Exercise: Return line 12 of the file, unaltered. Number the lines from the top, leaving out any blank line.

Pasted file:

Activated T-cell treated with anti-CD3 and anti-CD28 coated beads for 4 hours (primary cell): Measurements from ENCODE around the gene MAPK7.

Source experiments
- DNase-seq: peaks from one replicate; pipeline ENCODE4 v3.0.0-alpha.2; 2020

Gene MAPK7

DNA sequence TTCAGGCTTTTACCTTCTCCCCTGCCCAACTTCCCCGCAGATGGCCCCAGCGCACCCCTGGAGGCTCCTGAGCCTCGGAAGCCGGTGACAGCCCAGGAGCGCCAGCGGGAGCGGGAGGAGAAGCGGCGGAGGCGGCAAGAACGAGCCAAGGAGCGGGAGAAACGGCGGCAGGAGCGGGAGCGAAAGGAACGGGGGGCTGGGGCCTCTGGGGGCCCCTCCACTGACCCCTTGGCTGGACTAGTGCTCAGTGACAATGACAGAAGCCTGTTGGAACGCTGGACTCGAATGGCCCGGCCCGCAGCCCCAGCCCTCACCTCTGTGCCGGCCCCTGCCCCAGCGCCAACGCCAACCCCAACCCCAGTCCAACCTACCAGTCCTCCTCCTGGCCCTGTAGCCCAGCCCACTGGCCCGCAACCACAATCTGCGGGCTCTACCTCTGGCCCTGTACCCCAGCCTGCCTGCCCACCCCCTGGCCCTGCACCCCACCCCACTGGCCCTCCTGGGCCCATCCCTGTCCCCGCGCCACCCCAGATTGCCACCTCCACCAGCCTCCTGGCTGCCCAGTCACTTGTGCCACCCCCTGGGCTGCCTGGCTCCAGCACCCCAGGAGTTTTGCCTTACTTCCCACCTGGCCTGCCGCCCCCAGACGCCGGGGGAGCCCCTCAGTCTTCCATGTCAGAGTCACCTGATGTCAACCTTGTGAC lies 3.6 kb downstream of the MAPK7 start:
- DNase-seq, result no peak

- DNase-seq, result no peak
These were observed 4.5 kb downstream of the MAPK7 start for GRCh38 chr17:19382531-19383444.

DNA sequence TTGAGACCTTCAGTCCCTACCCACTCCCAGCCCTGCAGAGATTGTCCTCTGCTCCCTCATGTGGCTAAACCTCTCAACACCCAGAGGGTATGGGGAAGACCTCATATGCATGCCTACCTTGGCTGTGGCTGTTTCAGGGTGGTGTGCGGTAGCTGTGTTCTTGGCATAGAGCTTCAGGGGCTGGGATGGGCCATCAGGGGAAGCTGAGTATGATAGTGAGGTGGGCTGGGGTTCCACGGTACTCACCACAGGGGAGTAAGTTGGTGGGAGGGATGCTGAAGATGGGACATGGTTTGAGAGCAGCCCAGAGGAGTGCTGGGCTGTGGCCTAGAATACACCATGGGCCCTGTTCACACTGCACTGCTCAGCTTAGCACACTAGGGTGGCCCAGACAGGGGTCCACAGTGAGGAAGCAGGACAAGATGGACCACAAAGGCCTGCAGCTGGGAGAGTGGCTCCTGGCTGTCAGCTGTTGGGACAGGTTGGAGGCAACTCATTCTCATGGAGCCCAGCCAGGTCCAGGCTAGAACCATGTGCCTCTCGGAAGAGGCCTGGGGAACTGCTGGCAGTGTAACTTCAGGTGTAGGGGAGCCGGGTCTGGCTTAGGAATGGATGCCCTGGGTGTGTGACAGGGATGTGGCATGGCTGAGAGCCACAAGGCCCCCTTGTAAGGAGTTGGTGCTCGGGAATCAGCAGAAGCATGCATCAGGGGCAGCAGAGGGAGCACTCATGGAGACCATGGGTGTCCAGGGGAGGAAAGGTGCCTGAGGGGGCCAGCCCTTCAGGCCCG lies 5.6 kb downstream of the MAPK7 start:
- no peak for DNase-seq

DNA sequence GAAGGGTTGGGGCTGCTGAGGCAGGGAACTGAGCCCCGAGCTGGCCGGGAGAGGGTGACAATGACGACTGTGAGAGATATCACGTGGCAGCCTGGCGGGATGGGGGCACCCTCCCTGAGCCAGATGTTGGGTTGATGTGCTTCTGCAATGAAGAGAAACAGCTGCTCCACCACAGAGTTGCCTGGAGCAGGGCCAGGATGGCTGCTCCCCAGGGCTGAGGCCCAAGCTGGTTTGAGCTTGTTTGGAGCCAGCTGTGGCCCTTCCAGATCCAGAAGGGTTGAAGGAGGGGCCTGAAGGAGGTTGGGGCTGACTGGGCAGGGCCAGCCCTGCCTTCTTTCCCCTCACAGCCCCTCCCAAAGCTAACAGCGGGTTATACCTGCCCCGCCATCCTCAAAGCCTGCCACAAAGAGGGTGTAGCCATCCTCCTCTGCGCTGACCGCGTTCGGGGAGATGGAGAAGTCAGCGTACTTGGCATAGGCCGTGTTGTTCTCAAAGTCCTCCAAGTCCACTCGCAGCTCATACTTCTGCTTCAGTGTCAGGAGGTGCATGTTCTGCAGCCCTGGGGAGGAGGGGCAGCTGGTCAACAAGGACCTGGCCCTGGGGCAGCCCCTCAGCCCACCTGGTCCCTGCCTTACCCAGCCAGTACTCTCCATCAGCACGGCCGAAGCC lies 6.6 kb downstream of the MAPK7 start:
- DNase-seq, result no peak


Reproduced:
- DNase-seq, result no peak